Hit Job: Executive Summary

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More than 2 million new jobs were created in 2005 but that wasn’t the story presented by the evening news. The three broadcast networks downplayed strong growth and, instead, emphasized negatives such as corporate layoffs and outsourcing in more than half the stories about jobs or unemployment. As Trish Regan of “CBS Evening News” put it in the July 20 broadcast, “Twenty-five thousand layoffs and more on the way. I’m Trish Regan with why the jobs picture is looking very ‘pink’ these days.”

     Colored reporting like that has left the Bush administration’s economic record black and blue. With the president’s upcoming State of the Union address on January 31, the economy will come under fresh scrutiny, so it is essential to separate the facts from the media spin. Roughly 4.8 million jobs have been added since August 2003 – 29 straight months of positive job growth. Unemployment dropped down to 4.7 percent, lower than the average of all three recent decades.

     These findings are the result of a detailed analysis of job and employment coverage by the Media Research Center’s Business & Media Institute (BMI). BMI studied 151 stories on the 2005 evening news shows from all three broadcast networks – ABC, CBS and NBC – to assess how they had reported on both job losses and gains during a year of strong employment growth. Here are the conclusions:

    Job Losses, Not Gains: The networks focused on job losses in slightly more than half the reports (76 out of 151). Just 35 percent of the stories addressed job gains (53 out of 151). In one typical report, Jim Acosta of the “CBS Evening News” left his viewers with a memorable image of the 8,700 job cuts at General Motors in his November 21 story: “Just three days before Thanksgiving, GM is carving up its work force like a Butterball turkey.”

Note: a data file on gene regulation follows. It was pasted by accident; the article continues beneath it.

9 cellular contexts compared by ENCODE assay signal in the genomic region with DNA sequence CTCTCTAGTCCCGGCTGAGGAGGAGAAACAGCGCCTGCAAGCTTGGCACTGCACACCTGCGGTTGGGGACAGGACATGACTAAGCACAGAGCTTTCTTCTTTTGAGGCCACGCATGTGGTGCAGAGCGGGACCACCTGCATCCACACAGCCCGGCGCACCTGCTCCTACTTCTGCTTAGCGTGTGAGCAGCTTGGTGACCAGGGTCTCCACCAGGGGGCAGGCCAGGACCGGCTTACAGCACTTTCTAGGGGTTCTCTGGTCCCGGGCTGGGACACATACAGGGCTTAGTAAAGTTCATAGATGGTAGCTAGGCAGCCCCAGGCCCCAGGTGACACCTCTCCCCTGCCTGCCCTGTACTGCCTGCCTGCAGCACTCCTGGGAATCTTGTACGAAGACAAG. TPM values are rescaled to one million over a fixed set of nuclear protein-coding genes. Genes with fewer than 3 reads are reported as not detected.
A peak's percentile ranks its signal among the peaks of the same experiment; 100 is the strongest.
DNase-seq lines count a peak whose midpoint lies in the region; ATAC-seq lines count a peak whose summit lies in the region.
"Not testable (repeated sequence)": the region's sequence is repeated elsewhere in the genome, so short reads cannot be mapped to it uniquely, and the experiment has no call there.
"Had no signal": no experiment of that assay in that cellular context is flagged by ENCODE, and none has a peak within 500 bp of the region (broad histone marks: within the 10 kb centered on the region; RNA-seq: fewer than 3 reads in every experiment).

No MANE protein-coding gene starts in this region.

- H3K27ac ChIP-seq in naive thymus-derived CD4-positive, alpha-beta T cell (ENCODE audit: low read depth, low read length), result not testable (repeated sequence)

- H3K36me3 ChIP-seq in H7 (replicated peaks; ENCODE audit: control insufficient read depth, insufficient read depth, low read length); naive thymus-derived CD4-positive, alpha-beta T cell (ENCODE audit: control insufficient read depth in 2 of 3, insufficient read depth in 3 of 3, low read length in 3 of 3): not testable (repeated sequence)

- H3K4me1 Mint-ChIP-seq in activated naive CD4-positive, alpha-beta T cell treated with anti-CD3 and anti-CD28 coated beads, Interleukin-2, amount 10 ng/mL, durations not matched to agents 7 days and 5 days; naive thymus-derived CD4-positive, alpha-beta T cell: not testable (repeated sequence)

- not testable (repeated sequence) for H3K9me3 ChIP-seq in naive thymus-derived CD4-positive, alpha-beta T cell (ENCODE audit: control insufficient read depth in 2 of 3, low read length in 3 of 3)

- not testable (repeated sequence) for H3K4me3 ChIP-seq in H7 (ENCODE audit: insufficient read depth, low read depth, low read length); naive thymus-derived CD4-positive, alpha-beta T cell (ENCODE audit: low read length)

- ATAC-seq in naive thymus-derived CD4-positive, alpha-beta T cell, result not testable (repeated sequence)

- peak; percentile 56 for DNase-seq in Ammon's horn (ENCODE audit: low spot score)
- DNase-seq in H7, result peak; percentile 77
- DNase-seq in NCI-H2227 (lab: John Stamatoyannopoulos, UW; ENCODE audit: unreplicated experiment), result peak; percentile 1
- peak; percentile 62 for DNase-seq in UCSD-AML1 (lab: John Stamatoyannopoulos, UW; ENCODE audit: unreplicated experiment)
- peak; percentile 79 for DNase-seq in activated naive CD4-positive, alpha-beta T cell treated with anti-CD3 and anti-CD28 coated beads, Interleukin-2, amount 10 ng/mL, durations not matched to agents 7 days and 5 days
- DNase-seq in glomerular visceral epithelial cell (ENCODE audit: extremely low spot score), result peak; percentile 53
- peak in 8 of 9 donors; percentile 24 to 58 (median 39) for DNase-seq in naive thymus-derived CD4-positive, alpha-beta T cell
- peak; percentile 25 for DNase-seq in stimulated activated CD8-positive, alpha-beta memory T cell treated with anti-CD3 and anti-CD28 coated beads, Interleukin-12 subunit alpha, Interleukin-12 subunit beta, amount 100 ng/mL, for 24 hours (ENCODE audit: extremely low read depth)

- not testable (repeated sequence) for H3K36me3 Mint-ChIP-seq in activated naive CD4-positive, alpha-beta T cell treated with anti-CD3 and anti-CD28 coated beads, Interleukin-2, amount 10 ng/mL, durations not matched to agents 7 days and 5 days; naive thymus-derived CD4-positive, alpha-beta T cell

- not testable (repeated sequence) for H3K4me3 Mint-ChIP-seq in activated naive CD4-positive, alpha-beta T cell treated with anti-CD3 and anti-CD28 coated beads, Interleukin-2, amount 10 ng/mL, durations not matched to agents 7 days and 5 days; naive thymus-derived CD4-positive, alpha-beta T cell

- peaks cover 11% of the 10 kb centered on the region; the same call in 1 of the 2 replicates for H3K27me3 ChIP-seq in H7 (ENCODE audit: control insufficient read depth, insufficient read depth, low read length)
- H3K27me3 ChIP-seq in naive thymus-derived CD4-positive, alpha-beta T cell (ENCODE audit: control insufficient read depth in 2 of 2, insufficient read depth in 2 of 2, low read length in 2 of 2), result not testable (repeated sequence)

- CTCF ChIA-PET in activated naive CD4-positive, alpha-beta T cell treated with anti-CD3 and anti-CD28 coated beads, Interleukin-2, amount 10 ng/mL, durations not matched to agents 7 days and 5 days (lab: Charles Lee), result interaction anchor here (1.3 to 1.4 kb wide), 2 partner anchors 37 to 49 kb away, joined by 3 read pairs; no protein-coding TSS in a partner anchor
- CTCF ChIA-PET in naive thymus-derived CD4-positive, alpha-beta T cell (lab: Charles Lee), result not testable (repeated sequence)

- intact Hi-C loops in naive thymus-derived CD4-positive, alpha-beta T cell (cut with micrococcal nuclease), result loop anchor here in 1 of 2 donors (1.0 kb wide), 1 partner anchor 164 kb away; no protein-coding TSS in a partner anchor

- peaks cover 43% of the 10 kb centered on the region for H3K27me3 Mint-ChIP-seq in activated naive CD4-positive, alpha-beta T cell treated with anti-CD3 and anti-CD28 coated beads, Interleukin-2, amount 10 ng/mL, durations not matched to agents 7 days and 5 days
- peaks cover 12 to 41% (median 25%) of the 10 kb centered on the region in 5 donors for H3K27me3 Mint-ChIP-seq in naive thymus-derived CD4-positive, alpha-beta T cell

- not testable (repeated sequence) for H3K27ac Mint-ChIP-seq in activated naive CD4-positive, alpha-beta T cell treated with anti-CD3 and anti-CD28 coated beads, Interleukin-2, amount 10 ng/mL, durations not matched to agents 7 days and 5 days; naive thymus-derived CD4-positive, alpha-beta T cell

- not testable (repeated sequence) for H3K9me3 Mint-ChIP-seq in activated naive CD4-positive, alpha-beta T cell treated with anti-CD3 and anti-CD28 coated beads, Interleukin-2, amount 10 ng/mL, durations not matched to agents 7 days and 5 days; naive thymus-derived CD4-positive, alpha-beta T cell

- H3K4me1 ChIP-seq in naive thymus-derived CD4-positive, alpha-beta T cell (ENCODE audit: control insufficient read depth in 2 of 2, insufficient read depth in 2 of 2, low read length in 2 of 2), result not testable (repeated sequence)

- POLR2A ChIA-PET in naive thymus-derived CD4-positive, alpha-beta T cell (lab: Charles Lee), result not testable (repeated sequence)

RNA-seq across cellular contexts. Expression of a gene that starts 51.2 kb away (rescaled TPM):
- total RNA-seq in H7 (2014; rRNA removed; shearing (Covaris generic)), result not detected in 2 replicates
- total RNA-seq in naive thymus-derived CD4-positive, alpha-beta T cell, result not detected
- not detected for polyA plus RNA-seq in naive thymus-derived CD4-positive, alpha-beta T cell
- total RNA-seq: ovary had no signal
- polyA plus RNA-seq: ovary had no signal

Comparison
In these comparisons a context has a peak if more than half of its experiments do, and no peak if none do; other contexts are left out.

Government Spending Promoted: Two of the big Washington stories – the transportation bill and cutbacks at military bases – showed how hypocritical the media were. The $284 billion transportation bill was filled with pork, but created thousands of new jobs that news reports barely mentioned. But when military bases were cut to save $48 billion over 20 years, the news shows did three-and-ah-half times as many stories bemoaning the job losses.

    283,000 Jobs Ignored: Initial unemployment reports are later revised, but the networks ignored those revisions. In 2005, most of those changes added jobs, so network news skipped nearly 300,000 jobs in all of the stories except those few that included cumulative totals.

    CBS the Worst Network: By embracing the highest percentage of job loss stories and the lowest percentage of stories about job gains, CBS presented a skewed picture of employment. Reporter Trish Regan’s July 20 broadcast was one of the year’s worst. After a quote from Fed Chairman Alan Greenspan about “sustained economic growth,” she undermined it. “But his sunny forecast isn’t being felt on the factory floor – Kodak cutting up to 10,000; Hewlett-Packard 14,500 layoffs – or on the streets, where reality trumps forecasts.” Despite those numbers, the overall economic picture doesn’t reflect Regan’s “reality.”

    ABC the Best: ABC presented the highest percentage of stories about job gains of all three networks. In addition, “World News Tonight” did nearly as many stories about jobs gained as a result of the transportation bill as it did about jobs lost due to the military base cutbacks.